#52project · In The Classroom · professional learning · RD Blog Group B

RD Program Lesson 8 – Group B

The following is a reflection on Lesson 7 of the RD Program that I have started in a Grade 4 classroom at my school. Read more about the program here, as well as my reflections on each lesson:

Lesson 8 is about the brain and disabilities. The purpose of the lesson is to develop students’ awareness and empathy towards people with disabilities, and the challenges they face. The lesson also helps students to understand the relationship between the intelligences and various disabilities.

The plan for the lesson was as follows:

  1. Read a variety of books on different disabilities.
  2. Discuss the relationship between these disabilities and the intelligences.
  3. Discuss how we can support community members with disabilities.

This being a very diverse class, I knew I wanted to discuss a variety of disabilities and disorders. With this in mind, I decided to take my time with this lesson and work through it over a few days. I was aware of certain diagnoses within the group, such as autism and AD/HD, but others were also brought to my attention throughout the lesson.

The first book that I read with the class was called How to Talk to an Autistic Kid, and was written by a boy (Daniel Stefanski) who has autism. The book was suggested to me by the parent of a student who has autism. Before starting the RD program, I had been speaking with the boy’s mother. She had approached me for kids books on autism, as she wanted to start teaching him more about himself. I gave her a few recommendations and we also talked about the Respecting Diversity program and how it would tie in nicely to what she was planning on doing at home.

Before reading the book with the class, I met with the student to discuss a plan and determine his comfort level in regards to sharing more about himself with his peers. Although he was very interested in sharing the book with his peers, he preferred that I do all the reading and talking. He said he would be comfortable answering questions.

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First, I announced to the class that a student had brought a special book to share with them. I let them know that the book had been written by a boy with autism and that their classmate wanted to share it with them, because he himself is a lot like the boy in the book. Right away the kids had questions, mainly “what is autism?”

As I read the book, the student with autism seemed very proud to be sharing more about himself with his classmates. He let them know what characteristics he shares in common with the author. His peers were very engaged and respectful throughout the whole book, and they had lots of good questions. It was a really special experience.

After we finished the book, the students went out for recess. A few kids stayed back to talk to me. One student shared that she too identified with the character in the book. Another student told me that she has Tourette Syndrome (TS) and asked if I had a book I could share on this. She didn’t want to share with her peers that she has TS, but was interested in them being aware of what it is. Although I was aware of a boy in the class having TS, I was unaware that she did too. I told her that I would see what I could find.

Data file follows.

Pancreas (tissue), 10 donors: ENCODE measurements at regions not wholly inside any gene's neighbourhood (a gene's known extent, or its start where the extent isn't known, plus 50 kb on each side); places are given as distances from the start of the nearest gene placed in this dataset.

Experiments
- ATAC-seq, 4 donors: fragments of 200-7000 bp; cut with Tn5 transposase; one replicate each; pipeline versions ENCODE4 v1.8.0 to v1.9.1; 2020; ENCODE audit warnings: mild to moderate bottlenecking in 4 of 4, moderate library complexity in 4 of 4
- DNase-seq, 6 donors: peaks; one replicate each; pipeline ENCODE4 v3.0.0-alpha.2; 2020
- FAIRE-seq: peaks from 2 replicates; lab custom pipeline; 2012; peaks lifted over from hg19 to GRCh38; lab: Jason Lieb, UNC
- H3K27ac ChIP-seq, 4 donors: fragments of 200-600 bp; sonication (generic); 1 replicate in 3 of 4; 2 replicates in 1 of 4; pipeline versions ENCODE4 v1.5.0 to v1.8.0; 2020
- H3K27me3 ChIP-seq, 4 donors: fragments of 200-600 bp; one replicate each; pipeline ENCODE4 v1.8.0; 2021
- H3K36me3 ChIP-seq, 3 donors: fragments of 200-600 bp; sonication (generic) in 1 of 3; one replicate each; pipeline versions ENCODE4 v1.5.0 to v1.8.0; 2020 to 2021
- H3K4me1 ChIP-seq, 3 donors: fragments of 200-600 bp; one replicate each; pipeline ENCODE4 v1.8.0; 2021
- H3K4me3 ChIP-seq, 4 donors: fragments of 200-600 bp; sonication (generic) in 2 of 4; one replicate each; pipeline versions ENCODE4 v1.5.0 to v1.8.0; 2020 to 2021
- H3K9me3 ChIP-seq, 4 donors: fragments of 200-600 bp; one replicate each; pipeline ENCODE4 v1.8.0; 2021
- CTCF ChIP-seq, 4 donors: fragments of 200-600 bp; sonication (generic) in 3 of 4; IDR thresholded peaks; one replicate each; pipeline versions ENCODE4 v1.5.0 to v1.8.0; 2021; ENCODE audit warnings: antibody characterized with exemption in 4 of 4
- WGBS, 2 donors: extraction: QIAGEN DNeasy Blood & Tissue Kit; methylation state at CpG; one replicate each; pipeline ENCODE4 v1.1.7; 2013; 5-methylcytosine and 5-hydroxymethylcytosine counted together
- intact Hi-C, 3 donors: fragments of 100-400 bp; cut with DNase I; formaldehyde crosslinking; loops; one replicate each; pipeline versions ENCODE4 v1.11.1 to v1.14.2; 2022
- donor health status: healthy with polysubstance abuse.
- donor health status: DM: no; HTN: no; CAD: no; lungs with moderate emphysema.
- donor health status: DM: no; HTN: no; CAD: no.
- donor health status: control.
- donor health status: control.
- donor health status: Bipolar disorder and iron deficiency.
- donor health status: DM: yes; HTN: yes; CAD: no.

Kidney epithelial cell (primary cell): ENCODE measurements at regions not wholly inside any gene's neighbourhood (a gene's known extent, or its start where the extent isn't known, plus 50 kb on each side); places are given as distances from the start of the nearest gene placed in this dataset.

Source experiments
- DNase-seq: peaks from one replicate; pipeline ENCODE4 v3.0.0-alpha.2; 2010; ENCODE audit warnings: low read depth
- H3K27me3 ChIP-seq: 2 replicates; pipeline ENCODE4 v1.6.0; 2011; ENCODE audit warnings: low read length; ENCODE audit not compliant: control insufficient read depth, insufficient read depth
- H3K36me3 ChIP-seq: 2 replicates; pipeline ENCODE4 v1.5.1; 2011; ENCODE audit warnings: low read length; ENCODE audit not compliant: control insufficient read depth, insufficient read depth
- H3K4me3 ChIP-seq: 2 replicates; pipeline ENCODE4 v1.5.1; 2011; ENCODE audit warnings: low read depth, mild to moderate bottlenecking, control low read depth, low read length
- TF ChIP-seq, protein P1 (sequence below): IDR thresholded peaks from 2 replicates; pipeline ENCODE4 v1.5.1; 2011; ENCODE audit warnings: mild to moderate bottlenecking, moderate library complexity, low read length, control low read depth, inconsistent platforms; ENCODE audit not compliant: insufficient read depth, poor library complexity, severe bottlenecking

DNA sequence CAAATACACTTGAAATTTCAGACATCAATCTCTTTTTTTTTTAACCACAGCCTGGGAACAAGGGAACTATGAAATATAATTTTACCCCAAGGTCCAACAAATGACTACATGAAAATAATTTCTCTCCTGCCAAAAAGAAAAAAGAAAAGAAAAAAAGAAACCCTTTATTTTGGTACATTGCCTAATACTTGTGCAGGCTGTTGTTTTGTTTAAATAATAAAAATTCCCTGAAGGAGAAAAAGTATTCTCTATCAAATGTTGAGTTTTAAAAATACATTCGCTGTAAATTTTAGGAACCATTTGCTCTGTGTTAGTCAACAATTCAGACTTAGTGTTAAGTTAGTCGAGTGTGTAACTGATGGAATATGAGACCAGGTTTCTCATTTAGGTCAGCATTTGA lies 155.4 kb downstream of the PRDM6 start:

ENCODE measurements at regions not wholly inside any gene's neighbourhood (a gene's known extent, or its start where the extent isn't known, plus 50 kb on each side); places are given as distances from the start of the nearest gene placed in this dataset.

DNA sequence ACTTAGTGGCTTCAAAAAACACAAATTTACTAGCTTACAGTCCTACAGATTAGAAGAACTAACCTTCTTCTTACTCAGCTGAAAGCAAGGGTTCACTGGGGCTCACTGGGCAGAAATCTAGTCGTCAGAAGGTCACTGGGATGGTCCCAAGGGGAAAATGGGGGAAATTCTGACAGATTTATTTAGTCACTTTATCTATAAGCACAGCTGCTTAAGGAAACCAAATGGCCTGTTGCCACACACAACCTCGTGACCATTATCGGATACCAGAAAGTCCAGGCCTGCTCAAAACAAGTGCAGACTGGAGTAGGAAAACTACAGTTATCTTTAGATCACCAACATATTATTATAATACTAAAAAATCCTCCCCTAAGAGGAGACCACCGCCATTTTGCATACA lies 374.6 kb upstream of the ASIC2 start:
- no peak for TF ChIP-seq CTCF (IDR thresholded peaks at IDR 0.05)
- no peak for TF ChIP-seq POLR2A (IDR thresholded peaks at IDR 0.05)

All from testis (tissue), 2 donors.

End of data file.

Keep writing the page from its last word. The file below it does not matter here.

Over the next few days, we read a variety of other books. I was able to find a book about TS. While reading it, the student that had originally requested I find the book, participated in the discussion that followed, without sharing openly that she has TS. The boy in the class with TS shared about himself and his experiences. He is a fairly shy and reserved student, so I was very surprised that he was so open with his peers. On this same day, we also read a book about AD/HD. Two students identified themselves as having AD/HD and shared what it is like and how they cope.

After each book that we read together, we discussed how the specific disorders or disabilities shared in the book relate to the intelligences. We also discussed ways in which we can support people with these challenges. The students were respectful during all of these conversations and were able to come up with ideas on how to support their peers faced with different challenges. Even better than this, in the days that followed, I had students approach me to share how they had helped their class members.

It is really hard to convey just how powerful this lesson was and continues to be. I was so proud of the work they had done already, and they continued to blow me away with their open-mindedness and level of respect as we continued to discuss diversity within the classroom community. The time we spent together leading up to this important lesson, really helped them develop a level of comfort with each other. It made me so happy to see that the students felt safe and comfortable sharing more about themselves with each other.

Although this lesson marked the end of the program, as I find more books about other disabilities and disorders, we will continue our discussions on diversity. Student curiosity will determine how long we keep going, and so far they are still very curious and want to learn more, so why stop?!

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Katz, J. (2012). Teaching to Diversity: The Three-Block Model of Universal Design for Learning. Winnipeg: Portage & Main Press.

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